They set their own schedules, negotiate their pay, provide their own tools, and go to work. They buy their own health insurance, pay their own taxes, and live, it seems to me, a pretty nice life.  Most of the Uber drivers I meet seem happy with the ‘gig’. It fits their lifestyle. Many are young, a few are retired, supplementing their income. 
You know what’s coming next. Out of thousands, a handful didn’t get paid on time. No health insurance, egad. What about working too many hours, shouldn’t they get overtime?  Someone has to protect them. Guess who? The government, that’s who. The ‘gig’ economy has been going for decades. But it’s been below the radar.  Musicians, software engineers, valets, and their ilk have been happily working, often as second jobs, their ‘gigs.’
But all that’s about to be destroyed. Uber has brought the ‘gig’ economy out into the sunlight. And the nanny staters are ready to pounce.  Rather than let the workers and companies decide how to make this a mutually beneficial relationship, it seems (in New York, Seattle, San Francisco, and a number of other cities) that the ‘gig’ workers need to be organized, need to be protected, regulation has to be put in place, and you know the rest.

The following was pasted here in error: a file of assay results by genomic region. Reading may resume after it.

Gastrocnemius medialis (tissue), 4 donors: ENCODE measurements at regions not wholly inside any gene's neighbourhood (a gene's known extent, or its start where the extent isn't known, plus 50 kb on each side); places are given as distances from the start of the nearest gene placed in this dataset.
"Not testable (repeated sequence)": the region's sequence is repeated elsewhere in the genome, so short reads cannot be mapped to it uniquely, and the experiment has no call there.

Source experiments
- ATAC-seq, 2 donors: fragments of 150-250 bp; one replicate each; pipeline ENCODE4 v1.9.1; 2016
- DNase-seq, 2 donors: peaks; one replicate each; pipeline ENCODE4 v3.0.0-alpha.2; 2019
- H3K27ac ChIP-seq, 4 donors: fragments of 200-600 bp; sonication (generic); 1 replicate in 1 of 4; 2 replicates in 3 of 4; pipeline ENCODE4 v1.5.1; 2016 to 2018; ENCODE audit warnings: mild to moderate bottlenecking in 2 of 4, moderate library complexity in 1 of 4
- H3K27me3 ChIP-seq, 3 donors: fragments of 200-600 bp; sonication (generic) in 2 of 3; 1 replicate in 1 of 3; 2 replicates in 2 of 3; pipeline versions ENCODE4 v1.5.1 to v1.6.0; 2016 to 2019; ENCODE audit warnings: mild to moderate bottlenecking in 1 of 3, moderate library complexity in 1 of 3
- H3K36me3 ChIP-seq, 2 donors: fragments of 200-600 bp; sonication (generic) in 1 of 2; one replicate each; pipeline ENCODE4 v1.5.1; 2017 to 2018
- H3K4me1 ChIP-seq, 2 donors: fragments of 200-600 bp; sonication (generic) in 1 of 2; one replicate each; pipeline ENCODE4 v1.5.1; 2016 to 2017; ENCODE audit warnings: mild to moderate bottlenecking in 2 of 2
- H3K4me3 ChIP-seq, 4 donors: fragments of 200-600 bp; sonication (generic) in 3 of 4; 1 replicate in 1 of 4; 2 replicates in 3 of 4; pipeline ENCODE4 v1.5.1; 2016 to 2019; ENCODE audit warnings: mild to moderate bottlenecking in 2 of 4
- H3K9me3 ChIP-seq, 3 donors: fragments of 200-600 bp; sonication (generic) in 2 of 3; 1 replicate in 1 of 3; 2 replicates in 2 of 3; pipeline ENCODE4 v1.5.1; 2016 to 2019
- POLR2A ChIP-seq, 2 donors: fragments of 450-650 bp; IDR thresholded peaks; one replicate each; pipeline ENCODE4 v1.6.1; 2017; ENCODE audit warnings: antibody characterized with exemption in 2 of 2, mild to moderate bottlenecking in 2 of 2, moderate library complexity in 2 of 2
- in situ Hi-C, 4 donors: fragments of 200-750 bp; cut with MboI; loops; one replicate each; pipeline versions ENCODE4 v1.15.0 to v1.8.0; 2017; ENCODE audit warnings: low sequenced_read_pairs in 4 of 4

What this basically means is that the drivers for Uber will get less money because Uber will have to charge more to deal with all the rules and regs, and then fewer people will ride in Uber because the prices are too high, and the drivers will make less money. How does that make sense?
An Uber driver told me he makes between $15 and $20 an hour net. That’s after his costs for gas, insurance, etc. That’s about $40 K a year on an 8 hour day. Some who want to make more work longer hours, some who see this as a great supplement, work less. It’s not one percent money, but in a two income family (and who isn’t these days?) you can live pretty well, and set your hours, pick up your kids, be home for dinner with the family. What’s not to like? 
But mark my words.  Big Brother will ruin it. After all, we can’t have those evil owners (shareholders?) at Uber make all those billions. It’s just not fair. 
This isn’t robber baron territory. 12 hour day, six day weeks, pennies an hour, mercury and asbestos everywhere. These are ‘gigs’ that the individual decides to take based on their individual talent, time, and situation.